Varsity accounts frozen over Sh670 million tax
By Steve Mkawale
| October 4th 2019
Egerton University is facing a financial crisis after the Kenya Revenue Authority froze its bank accounts over non-remittance of Sh670 million in taxes.
Sources at KRA told The Standard they have been pushing the university to clear the arrears for the past two years in vain, with reports the institution is broke.
They also claimed Vice Chancellor Rose Mwonya was last week arrested in Nairobi over the tax issue and later freed, reports she denied.
Staff said their payslips showed the university had made all the deductions but were, however, not remitted to KRA.
But yesterday, Prof Mwonya called for calm among students and staff, saying the university had reached an agreement with the taxman on how to settle the outstanding debt.
“I assure the Egerton University students, staff and stakeholders that all is well and that the programmes will continue smoothly as scheduled,” she said in a signed statement.
She also dismissed as misinformation reports that KRA detectives arrested and detained her in Nairobi last week.
But documents seen by The Standard showed the university has not only failed to remit Pay As You Earn (PAYE) to the State tax collection agency, but has also for a long time defaulted in remitting workers’ deductions to almost all statutory bodies.
The Standard has established that pension deduction for employees to the National Social Security Fund (NSSF) has accumulated to Sh400 million.
Employees’ deduction to the Egerton University Savings and Credit Cooperative Society has accumulated to over Sh400 million while union deductions totalling to Sh560 million have not been paid.
Last year, the Commission of Cooperative Development froze the university bank accounts owing to a debt amounting to Sh246 million.
Yesterday, interviews with staff and union officials revealed that services at the university have grounded to a halt following the freezing of its bank accounts.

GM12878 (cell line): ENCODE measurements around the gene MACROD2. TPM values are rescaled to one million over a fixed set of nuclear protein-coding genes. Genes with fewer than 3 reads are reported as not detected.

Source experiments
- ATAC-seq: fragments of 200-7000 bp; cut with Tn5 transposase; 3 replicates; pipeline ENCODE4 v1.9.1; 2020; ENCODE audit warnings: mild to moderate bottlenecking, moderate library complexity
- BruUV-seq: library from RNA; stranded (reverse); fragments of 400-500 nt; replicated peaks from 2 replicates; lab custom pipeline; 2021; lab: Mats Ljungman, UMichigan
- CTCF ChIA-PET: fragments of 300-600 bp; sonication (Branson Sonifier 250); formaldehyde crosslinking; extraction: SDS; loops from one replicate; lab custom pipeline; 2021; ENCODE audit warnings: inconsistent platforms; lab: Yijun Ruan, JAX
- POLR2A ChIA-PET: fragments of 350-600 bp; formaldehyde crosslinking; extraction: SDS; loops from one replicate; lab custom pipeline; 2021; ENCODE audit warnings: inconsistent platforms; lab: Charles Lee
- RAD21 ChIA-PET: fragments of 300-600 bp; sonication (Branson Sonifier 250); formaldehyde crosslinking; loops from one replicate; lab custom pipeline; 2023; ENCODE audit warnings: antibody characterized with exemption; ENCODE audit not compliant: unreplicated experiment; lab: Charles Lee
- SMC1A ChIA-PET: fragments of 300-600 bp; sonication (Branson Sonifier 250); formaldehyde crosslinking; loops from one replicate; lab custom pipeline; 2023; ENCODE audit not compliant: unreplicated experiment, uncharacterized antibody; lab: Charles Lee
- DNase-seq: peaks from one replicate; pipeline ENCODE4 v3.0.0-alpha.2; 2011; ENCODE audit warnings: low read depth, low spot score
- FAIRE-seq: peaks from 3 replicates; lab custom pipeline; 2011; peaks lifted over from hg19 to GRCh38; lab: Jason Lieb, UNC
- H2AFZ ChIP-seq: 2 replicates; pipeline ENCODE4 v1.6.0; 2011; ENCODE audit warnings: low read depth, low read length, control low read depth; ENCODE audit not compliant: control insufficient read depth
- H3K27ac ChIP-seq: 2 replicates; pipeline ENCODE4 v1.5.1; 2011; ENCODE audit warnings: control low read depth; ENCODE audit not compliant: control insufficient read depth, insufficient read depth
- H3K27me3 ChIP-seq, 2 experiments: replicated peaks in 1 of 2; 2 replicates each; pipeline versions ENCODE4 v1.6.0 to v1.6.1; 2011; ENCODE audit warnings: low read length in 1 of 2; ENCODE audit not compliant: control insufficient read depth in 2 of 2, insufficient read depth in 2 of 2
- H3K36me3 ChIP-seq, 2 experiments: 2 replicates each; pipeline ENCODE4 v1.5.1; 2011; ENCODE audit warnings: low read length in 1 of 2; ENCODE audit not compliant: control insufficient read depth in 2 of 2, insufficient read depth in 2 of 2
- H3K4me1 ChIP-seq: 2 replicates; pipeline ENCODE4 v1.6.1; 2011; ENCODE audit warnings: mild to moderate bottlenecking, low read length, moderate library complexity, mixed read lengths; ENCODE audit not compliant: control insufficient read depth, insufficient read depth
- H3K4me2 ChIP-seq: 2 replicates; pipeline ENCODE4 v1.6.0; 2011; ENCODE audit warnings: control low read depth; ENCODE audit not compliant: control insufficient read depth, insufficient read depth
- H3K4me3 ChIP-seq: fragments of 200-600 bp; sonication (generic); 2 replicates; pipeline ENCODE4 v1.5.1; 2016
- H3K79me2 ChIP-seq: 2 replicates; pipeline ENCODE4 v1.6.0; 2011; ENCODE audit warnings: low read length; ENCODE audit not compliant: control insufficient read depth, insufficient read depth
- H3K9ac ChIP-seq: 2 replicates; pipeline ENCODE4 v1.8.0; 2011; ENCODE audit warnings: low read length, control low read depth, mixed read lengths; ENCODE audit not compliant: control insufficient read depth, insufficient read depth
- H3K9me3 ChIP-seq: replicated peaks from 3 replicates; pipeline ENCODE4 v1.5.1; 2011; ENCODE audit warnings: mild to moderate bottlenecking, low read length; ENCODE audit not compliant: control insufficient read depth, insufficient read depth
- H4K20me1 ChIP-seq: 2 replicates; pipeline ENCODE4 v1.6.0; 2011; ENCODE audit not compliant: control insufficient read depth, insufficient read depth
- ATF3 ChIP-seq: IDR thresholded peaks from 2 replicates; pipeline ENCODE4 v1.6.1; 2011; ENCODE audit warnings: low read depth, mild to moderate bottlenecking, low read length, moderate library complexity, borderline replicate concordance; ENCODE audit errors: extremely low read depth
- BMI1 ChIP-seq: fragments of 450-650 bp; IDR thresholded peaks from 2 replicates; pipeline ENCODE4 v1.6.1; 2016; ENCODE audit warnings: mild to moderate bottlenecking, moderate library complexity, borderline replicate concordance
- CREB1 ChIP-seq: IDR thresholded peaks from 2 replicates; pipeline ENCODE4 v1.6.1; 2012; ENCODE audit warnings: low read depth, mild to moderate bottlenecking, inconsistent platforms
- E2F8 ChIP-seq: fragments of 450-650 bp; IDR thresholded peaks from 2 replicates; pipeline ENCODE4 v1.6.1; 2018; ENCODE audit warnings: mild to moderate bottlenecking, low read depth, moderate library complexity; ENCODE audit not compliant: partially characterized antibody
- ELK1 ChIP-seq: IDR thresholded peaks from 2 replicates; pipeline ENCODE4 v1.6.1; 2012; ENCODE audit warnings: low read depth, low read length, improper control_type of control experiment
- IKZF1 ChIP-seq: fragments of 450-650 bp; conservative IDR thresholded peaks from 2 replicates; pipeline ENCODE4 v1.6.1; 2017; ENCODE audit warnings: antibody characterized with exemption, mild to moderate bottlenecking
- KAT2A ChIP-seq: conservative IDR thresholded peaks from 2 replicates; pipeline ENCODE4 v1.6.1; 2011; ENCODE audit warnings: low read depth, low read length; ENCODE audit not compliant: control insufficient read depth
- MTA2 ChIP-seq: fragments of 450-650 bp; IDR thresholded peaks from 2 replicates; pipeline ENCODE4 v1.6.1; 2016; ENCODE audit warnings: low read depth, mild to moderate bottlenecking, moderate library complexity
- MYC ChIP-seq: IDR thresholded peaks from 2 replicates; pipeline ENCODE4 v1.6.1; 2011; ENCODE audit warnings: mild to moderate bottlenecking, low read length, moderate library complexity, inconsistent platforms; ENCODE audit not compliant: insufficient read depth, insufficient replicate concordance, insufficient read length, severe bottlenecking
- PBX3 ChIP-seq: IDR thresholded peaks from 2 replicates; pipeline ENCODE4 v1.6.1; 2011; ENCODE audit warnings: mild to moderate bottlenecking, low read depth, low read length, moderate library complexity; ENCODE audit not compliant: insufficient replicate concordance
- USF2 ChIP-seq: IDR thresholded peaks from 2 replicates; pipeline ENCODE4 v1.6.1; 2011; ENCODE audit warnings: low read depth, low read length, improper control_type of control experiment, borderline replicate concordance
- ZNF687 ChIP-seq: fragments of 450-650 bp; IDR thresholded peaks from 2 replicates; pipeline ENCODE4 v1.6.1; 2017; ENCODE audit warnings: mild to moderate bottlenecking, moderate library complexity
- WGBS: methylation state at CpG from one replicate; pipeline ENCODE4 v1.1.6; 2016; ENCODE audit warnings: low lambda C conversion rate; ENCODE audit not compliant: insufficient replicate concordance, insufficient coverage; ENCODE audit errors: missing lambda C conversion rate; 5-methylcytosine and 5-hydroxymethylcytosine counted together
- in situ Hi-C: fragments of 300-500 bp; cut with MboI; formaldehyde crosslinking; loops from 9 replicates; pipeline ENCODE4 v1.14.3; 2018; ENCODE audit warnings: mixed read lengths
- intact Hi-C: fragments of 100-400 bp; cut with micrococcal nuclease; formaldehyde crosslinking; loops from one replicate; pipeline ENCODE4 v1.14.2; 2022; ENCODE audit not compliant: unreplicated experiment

“We have a major cash flow problem here, the students cannot get some essential requirements especially in the laboratories where we have no reagents. Vehicles have stalled due to lack of fuel. Things are getting worst here,” said a senior lecturer who did not wish to be named.
Another lecturer and an official of the University Non-Teaching Staff Union (Untensu), said what ails Egerton is poor leadership.
“The university is suffering because of mismanagement of funds, misplaced priorities and lack of vision among university leadership,” said the official who spoke on condition of anonymity.
The trade unionist was referring to the construction of the Sh70 million gate at the Njoro campus, which many felt was never a priority for the institution that was facing serious financial problems.
Last year, the university council suspended Pro Mwonya before the Employment and Labour Relations Court reinstated her.
She denied allegations of embezzlement of funds, saying those doing so were acting on malice and not facts.
Yesterday, Mwonya maintained that the financial crisis at Egerton was not different from what all public universities were currently in.
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